Abused Nursing Home Resident Sitting by ThemselvesYou have good reason to suspect that your loved one is being abused or neglected in her nursing home, but you will need solid evidence in order to hold the facility accountable for the harm they have caused. We share important information about the kinds of evidence you will need to support a civil claim for damages against a skilled nursing facility.

We encourage you to call The Blankenship Law Firm as soon as possible if you suspect that your loved one is being mistreated in a Seattle-area nursing home. We can help you take important steps to hold the liable parties responsible.

Evidence You Will Need to Prove That Your Loved One Has Been Harmed

Signs that your loved one has been mistreated in their residential facility include mood changes, weight loss, bruises, sudden illness, emergency medical intervention, bedsores, dehydration, and more. Basically, any changes in appearance or behavior should be investigated.

If your loved one has been hurt in a nursing home, they have the right to sue the facility for damages to make up for their losses. In order to prove that the harm was caused by nursing home negligence or abuse, you will need to obtain evidence such as the following:

  • Medical records. Collect your loved one's medical records. Their hospitalization records, medication administration records, progress notes, and documentation of injuries or health issues could indicate neglect, improper care, medication errors, or unexplained injuries.
  • Photographs or videos. Take or gather photographs or videos of any visible injuries, wounds, bruises, or signs of neglect. Document the conditions of your loved one's living area, such as unclean or unsanitary conditions, lack of personal hygiene, or safety hazards.
  • Witness statements. Collect statements from other residents, staff members, or visitors who may have witnessed instances of abuse or neglect. These statements can provide firsthand accounts and support the allegations.
  • Staff statements. If possible, speak with current or former employees of the nursing home who may have knowledge of abusive or neglectful behaviors. Their testimonies can offer insights into the facility's practices or specific incidents.
  • Incident reports. Request copies of incident reports or any documentation related to specific incidents involving your loved one. These reports may provide details of accidents, injuries, complaints, or signs of mistreatment.
  • Surveillance footage. If the nursing home has surveillance cameras, request access to any relevant footage that may capture instances of abuse, neglect, or inadequate care.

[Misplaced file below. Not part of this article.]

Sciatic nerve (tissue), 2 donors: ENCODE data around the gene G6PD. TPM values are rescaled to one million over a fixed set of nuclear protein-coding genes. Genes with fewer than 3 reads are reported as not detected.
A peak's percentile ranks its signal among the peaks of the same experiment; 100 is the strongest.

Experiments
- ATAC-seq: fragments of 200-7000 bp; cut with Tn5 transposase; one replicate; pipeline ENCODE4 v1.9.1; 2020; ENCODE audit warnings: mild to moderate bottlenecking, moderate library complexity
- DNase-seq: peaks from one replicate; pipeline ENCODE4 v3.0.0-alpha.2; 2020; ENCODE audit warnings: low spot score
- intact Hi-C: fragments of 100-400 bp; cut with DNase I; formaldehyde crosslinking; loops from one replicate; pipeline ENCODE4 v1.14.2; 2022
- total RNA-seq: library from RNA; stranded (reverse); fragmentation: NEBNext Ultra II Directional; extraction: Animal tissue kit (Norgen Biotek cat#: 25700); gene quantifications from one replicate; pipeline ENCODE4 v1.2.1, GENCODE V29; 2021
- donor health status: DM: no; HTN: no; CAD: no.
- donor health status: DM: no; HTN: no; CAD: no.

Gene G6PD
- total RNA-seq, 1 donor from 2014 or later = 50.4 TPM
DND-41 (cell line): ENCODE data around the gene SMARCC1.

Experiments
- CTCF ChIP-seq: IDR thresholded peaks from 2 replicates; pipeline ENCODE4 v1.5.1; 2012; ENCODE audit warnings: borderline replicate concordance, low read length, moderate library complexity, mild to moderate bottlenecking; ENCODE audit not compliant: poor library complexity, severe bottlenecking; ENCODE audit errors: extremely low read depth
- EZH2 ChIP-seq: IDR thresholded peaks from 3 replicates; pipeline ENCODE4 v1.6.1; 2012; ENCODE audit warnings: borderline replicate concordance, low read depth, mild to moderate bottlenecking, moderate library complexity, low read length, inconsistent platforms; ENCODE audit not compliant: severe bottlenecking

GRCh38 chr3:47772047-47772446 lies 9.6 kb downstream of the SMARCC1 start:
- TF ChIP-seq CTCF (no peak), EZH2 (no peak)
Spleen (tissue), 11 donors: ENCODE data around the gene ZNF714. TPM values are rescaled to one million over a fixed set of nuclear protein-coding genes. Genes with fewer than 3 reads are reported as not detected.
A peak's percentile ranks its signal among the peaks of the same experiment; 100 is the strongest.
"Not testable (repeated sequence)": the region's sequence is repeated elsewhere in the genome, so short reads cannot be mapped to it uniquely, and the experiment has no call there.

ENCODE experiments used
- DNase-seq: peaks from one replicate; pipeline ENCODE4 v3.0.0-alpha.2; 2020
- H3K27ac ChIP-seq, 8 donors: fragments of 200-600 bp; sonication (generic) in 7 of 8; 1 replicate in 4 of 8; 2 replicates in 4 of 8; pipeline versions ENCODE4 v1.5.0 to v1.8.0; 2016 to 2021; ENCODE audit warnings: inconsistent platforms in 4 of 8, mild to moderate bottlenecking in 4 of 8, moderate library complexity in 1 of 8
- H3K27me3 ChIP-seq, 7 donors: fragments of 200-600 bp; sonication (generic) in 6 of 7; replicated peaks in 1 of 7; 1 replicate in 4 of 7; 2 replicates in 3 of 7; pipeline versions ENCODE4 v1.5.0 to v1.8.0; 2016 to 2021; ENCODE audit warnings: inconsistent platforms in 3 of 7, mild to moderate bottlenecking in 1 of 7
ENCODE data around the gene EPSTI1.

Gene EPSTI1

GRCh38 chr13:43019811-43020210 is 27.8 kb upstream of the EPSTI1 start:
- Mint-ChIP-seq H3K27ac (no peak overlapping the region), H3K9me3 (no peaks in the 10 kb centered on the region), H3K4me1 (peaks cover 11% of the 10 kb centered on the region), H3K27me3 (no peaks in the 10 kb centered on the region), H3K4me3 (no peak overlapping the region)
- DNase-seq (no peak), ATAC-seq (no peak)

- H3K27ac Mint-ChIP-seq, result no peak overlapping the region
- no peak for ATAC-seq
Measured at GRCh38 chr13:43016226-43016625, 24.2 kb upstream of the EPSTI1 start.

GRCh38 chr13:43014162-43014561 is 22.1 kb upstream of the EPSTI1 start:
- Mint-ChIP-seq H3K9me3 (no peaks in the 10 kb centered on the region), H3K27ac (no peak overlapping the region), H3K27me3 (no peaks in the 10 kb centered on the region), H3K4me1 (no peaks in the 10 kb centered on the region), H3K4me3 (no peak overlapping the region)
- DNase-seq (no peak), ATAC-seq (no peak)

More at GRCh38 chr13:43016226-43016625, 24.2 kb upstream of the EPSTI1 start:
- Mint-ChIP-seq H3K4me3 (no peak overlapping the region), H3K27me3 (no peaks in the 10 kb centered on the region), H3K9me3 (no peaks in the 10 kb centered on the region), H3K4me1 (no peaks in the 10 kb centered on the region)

• Documentation of complaints. Keep a record of any formal complaints or reports made to the nursing home administration or regulatory agencies. This demonstrates a history of concerns and can support the claims of abuse or neglect.
  • Expert testimony. Seek expert opinions from medical professionals, geriatric care specialists, or forensic experts who can assess your loved one's condition, injuries, or the quality of care provided. Their testimony can help establish a professional evaluation of the situation.
  • Changes in behavior or health. Document any significant changes in your loved one's behavior, mood, physical condition, or health since being in the nursing home. This can include weight loss, deterioration of mental or physical abilities, increased fear or anxiety, withdrawal, or signs of depression.
  • Documentation of staffing levels. Research and collect information on the nursing home's staffing levels and staffing schedules. Inadequate staffing can contribute to neglectful or abusive situations.

Gathering all of this evidence doesn't have to fall solely on your shoulders. When you work with a nursing home neglect lawyer from The Blankenship Law Firm, we will take over building the case to get your loved one the compensation they deserve after being abused or neglected in a nursing home. However, it can be very helpful if you start documenting your suspicions as soon as you start noticing that something is wrong.

Residents of nursing homes and other long-term care facilities are especially vulnerable. They are often physically weak and may have at least some degree of dementia. They are completely at the mercy of their caregivers. Unfortunately, abusive employees and negligent directors sometimes take advantage of their vulnerability, and the residents end up injured—or worse.

Abuse can be physical, emotional, sexual, or financial, and neglect can take the form of social isolation, inadequate supervision, medication errors, and inadequate staffing. This kind of treatment should not be tolerated.